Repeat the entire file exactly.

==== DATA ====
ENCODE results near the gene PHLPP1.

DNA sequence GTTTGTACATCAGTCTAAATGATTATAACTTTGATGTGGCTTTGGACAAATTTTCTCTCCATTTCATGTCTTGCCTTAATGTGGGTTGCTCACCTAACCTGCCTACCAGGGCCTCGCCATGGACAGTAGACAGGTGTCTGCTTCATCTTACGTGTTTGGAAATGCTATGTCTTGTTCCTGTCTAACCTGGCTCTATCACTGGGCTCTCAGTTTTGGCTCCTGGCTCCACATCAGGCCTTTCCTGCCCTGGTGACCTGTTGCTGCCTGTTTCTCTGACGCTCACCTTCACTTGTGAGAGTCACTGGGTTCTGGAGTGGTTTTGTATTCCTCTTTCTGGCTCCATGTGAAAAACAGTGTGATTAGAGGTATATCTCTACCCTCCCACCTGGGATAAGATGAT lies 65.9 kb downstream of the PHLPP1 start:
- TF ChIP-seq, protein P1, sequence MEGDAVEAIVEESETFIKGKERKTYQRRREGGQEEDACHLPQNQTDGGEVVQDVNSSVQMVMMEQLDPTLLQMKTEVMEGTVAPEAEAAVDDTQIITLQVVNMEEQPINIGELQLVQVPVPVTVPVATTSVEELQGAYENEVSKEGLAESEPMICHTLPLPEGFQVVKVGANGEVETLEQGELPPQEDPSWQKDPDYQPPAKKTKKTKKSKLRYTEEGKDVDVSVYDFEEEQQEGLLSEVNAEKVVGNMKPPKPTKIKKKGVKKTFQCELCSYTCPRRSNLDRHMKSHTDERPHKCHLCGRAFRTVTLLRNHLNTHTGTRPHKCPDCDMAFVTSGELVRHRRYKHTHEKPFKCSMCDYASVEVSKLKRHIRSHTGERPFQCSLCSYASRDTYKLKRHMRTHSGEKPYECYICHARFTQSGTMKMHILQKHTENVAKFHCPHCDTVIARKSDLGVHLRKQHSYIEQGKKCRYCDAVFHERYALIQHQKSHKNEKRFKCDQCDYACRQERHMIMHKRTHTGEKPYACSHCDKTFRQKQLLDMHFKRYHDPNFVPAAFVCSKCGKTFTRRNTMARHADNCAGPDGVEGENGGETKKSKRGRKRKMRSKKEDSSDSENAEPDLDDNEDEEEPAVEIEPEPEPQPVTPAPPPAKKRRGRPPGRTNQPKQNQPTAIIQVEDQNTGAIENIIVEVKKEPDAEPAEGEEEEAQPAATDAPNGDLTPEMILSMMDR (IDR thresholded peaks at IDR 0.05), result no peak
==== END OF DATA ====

ENCODE results near the gene PHLPP1.

DNA sequence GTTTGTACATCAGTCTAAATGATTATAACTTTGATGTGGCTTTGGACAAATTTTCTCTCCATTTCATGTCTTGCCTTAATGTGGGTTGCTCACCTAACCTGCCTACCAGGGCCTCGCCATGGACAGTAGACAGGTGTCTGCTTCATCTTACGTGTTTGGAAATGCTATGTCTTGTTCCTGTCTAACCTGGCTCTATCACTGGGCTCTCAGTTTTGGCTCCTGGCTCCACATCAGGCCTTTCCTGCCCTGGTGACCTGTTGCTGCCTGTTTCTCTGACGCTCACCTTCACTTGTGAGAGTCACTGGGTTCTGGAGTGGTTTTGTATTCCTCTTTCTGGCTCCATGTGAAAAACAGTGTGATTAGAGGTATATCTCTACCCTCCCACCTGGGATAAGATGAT lies 65.9 kb downstream of the PHLPP1 start:
- TF ChIP-seq, protein P1, sequence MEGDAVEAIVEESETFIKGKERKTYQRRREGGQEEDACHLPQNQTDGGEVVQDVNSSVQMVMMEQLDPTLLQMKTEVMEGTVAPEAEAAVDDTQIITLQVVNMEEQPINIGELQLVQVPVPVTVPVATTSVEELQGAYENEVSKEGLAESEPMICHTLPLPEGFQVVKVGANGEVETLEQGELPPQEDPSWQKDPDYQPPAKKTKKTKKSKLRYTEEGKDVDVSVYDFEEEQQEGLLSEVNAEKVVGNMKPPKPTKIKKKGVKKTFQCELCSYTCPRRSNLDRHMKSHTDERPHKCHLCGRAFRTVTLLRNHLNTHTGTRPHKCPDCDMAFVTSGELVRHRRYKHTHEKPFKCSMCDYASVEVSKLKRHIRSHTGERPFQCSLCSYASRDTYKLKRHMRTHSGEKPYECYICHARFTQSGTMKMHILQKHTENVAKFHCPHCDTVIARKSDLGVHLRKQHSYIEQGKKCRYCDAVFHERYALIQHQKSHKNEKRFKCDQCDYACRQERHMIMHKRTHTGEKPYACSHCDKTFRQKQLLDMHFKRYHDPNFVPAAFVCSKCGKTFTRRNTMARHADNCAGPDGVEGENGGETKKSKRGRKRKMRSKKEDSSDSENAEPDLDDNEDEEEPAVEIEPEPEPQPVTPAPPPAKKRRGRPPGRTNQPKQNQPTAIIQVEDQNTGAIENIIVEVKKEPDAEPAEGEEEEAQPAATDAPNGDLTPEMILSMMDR (IDR thresholded peaks at IDR 0.05), result no peak